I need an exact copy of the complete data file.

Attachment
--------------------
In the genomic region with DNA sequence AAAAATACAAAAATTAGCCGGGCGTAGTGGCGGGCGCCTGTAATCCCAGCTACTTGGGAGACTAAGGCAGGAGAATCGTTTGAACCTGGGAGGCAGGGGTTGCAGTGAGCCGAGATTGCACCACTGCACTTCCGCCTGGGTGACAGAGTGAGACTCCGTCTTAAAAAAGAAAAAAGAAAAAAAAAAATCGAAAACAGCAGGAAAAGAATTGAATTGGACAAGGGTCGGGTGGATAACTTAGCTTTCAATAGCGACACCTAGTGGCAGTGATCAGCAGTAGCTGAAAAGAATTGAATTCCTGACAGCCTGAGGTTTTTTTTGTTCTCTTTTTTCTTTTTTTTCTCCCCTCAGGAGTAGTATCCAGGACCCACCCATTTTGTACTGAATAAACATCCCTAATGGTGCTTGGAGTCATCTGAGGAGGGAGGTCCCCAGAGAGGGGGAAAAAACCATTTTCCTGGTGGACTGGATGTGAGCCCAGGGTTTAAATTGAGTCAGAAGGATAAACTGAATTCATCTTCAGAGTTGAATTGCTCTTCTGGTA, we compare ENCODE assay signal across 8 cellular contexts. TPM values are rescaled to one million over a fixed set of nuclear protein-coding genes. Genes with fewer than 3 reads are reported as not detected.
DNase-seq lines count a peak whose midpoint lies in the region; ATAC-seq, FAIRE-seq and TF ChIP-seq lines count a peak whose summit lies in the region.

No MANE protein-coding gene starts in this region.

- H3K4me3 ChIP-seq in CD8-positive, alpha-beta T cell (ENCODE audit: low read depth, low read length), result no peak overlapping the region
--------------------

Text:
In the genomic region with DNA sequence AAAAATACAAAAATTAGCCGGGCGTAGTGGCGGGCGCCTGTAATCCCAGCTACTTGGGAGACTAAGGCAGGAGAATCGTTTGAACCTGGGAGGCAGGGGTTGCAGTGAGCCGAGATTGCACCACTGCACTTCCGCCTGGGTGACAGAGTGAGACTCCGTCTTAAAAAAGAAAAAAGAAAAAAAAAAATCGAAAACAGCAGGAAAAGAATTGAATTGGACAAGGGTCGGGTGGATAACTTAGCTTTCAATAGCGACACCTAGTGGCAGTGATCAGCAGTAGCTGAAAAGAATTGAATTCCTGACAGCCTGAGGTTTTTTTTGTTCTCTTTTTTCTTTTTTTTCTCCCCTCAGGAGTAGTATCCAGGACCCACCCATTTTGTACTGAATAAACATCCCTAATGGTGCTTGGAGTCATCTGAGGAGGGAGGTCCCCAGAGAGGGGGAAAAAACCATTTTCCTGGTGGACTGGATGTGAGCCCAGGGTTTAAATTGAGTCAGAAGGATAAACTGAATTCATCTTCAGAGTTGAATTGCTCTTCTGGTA, we compare ENCODE assay signal across 8 cellular contexts. TPM values are rescaled to one million over a fixed set of nuclear protein-coding genes. Genes with fewer than 3 reads are reported as not detected.
DNase-seq lines count a peak whose midpoint lies in the region; ATAC-seq, FAIRE-seq and TF ChIP-seq lines count a peak whose summit lies in the region.

No MANE protein-coding gene starts in this region.

- H3K4me3 ChIP-seq in CD8-positive, alpha-beta T cell (ENCODE audit: low read depth, low read length), result no peak overlapping the region